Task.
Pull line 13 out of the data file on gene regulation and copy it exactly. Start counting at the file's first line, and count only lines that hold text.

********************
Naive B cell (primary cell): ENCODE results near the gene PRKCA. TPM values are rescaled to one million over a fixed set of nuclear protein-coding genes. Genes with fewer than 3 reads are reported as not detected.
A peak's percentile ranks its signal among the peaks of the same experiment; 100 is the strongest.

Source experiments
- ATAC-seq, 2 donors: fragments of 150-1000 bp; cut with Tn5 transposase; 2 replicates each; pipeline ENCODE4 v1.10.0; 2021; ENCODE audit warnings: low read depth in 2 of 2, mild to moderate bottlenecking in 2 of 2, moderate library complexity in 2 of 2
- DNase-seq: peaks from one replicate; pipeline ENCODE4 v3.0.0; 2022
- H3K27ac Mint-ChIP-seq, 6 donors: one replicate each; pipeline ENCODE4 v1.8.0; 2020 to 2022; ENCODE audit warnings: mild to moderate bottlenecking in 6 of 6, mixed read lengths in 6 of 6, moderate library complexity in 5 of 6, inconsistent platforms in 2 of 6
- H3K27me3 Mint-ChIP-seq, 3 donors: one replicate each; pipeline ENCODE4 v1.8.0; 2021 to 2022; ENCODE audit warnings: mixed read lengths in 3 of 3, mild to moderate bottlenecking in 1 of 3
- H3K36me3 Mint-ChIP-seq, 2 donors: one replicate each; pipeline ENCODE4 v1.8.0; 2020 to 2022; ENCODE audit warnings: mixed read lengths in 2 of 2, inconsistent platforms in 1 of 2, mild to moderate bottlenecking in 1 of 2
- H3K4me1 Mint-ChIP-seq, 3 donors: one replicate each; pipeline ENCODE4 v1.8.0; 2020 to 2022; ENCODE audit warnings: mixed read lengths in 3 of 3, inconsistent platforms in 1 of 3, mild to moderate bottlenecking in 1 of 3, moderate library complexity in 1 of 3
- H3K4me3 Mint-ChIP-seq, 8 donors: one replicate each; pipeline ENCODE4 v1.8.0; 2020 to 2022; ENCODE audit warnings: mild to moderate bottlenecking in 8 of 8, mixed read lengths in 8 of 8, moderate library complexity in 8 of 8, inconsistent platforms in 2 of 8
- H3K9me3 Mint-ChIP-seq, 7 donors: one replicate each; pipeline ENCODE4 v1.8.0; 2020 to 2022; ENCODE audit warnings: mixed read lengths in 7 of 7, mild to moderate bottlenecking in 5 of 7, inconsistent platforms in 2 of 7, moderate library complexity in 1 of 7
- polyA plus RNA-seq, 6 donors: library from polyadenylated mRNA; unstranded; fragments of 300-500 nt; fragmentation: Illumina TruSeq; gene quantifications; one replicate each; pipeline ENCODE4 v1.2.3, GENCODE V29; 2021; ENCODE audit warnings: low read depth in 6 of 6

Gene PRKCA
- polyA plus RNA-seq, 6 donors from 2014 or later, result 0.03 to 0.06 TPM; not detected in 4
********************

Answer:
Gene PRKCA